The next morning I went off to the centre to find a tour, as I had heard it would be cheaper than arranging it online before I arrived (although I did have a backup just in case). I asked the lady at the hotel which company she recommended – Full Adventure – and went to their office, paying $110 – $40 less than I’d found before.
I went off with two Spanish girls to get supplies listed – toilet paper and 4 litres of water, and to make sure we had 150 bolivianos (£14) extra to pay for the national park. There was a huge, cheap market next to the square, so I also got some fleece leggings (£2) and a huge coat (£10), just in case.
We went back to the office and loaded our backpacks onto the roof.
I got put in the front seat in the jeep with France – the driver, three students from Hong Kong, and two doctors from Taiwan.
We set off, following the set route made by all the companies. It was a bit like we were on a huge bus tour (I imagine) but all travelling in jeeps of six. Each stop, there’d be another ten jeeps, and you’d see the same people exploring the location.
Our driver was a man of few words. Every stop he would say “ok chicos, este es …., tenemos 25 minutos”. Sometimes he’d explain some more in Spanish, then say to me, “can you help me?!” which meant, “translate to the others, please”. He did know a bit of English, but he got lazy when he knew he didn’t have to.
Then we would all get out of the jeep, and try to avoid the other tourists climbing all over, whatever we had stopped near. It looked like a children’s playground – they were all running, climbing, trying to get the best photos of themselves with ‘the special rock’ within 20 minutes. We kept seeing this one couple, a British man and his American wife, who were running up rocks, smiling, swapping, running to the next rock, selfie…
Anyway, our first stop at some old trains, which had been dumped just outside of Uyuni and gone rusty. I wonder whose idea it was to bring tourists here.
Then a town with a market selling souvenirs made of salt, and more llama fashion.
Next, we got to the start of the salt flats and saw some piles of salt. People living in Uyuni work here. They make ‘mountains’ of salt, which stay for a few days to let the water drain out (have tourists climb on them), before they sell it locally.
We had lunch of llama steaks, quinoa and salad in a salt hotel (I was so glad I’d told them no meat!) before getting to the good bit.
The largest salt flat in the world at 12,000 sq km. The salt feels like snow which has frozen overnight, but not slippery at all.
The salt hexagons are formed after the rain, when the liquid leaves the salt. Here people like to take funny photos with the perspective.
Our driver has obviously done this before, as he saw the others trying and took over.
He got some cool pictures of us all together.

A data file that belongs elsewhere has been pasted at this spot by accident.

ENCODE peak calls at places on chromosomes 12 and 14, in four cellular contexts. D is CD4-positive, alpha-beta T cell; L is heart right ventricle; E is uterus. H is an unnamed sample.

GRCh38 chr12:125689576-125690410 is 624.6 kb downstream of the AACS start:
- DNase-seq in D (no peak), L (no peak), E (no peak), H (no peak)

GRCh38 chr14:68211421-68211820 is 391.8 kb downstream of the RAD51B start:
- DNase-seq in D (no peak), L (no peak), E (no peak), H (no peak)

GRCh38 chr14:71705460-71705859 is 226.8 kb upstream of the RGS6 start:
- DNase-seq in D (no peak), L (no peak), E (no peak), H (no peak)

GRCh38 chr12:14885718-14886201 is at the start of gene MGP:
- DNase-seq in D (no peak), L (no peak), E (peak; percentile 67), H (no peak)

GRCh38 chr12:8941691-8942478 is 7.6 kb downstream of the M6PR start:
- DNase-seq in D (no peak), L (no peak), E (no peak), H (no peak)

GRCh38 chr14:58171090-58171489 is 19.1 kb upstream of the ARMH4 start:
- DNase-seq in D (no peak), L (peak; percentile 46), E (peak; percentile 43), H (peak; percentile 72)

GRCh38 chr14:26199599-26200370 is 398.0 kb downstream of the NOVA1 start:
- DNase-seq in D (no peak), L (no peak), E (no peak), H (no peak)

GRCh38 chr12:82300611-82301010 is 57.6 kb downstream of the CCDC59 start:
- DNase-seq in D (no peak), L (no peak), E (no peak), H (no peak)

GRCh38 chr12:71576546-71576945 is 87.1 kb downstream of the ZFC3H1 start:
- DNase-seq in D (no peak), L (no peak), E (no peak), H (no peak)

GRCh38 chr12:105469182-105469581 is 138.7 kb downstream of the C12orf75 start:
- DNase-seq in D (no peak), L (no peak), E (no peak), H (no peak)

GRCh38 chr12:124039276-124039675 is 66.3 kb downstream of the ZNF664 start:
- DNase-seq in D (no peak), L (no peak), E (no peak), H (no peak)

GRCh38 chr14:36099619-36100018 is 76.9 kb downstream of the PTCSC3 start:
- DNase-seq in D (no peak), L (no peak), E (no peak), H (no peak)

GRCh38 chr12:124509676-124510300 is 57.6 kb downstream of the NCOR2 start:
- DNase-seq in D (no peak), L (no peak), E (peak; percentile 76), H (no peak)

Then we stopped at an island covered in cacti, and decided to walk around it, which took about 45 minutes, rather than pay 30 bolivianos to climb all over it.
It was strange as you could see that it must have been surrounded by water in the past.
It was much nicer than I was expecting; the walls, and the beds were made from blocks of salt. We had two rooms with three in each. We waited ages for dinner – chicken and chips (or another omelette), and went to bed before breakfast at 7am.
Flamingos have skinny legs with knees that bend the wrong way and the lakes had amazing colours.
We were supposed to stop at one restaurant by the flamingo lake for lunch, but most of the drivers refused to pay £4.50 to use a table inside, so we would sit outside.
It was so windy that our driver decided we’d wait until we got to the hostel, two hours away. This hostel was ‘more basic’ which meant it was freeeezing cold and had rooms of six.
I think at night it was -10. I still don’t understand why they’re not prepared for the cold. Cold countries usually have the warmest buildings, but this place was like sleeping in the garage.
Thin windows and no heating at all. After dinner, we went outside because we could see so many more stars, than in Hong Kong. It was amazing. But so cold! We went to bed, and I slept under my sleeping bag, a blanket, a duvet in my jumper, hoody and coat and I was freezing all night. Brr.
I’d been up and down mountains my whole trip, but this time we were at about 4,500-5,000m and I definitely felt dizzy and sick on the final day – altitude sickness! We visited a volcano which had steam blasting out.
The driver said be careful. It’s dangerous. But they were all running through it, of course.
Then we got to the hot springs. I had put my bikini on underneath, but I couldn’t even bring myself to take my coat off (it was still minus something) let alone get in the little pool of tourists who hadn’t showered in two days.
Then we rushed off to the border and said goodbye. I queued at immigration to get stamped out, using my Russian queue skills to stop the Italians pushing in, and then got in a nice minivan to Chile which went down, down, down the mountain making my poor ears pop. The driver was very merry, being more of a tour guide in one hour than France had been in three days. We got to a sign which said Argentina left or Chile right, and asked the bus which way we’d like to go. An hour later, we got to the Chilean immigration where we were stamped in and had our bags of stinky clothes thoroughly searched for food products.